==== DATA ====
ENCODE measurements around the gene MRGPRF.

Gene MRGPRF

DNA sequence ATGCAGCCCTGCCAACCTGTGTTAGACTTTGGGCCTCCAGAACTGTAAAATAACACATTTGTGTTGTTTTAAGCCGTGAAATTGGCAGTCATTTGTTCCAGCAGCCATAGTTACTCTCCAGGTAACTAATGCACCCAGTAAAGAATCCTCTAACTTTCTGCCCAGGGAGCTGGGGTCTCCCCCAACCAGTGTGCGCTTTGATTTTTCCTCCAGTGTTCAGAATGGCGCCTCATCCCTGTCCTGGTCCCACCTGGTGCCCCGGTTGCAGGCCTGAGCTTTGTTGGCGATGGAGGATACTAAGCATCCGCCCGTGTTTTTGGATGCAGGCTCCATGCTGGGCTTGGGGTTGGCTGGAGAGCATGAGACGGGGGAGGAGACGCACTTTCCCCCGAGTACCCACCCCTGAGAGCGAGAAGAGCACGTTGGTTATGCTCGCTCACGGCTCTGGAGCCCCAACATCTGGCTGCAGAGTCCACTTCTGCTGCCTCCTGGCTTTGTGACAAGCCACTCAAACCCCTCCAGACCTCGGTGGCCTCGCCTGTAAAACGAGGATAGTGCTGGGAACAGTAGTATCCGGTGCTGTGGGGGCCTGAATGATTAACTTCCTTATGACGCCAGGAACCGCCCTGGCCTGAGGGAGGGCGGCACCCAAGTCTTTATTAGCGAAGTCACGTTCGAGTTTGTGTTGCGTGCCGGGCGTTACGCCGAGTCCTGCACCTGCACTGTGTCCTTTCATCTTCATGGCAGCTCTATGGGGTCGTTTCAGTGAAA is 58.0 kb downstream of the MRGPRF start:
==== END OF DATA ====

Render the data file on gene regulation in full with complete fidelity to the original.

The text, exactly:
ENCODE measurements around the gene MRGPRF.

Gene MRGPRF

DNA sequence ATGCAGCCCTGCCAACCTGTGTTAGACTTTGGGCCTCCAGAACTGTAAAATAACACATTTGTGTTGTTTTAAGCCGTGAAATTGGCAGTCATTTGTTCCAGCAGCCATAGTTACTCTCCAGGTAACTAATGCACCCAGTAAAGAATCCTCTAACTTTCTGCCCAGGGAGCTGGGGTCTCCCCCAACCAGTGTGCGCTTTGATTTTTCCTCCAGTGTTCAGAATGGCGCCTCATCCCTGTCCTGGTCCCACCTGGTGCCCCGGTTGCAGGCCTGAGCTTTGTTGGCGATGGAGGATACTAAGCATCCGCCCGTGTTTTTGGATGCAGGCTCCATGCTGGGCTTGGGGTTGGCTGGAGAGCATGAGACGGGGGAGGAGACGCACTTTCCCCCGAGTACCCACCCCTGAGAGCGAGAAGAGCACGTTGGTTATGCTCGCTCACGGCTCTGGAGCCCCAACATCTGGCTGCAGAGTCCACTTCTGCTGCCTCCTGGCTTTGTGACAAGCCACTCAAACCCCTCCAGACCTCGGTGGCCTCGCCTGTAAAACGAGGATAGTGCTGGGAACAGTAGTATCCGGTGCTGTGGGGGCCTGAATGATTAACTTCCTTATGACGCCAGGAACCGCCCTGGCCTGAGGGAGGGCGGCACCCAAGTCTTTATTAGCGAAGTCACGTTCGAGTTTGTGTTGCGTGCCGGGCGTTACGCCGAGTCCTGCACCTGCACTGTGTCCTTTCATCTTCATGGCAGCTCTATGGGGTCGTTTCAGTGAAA is 58.0 kb downstream of the MRGPRF start: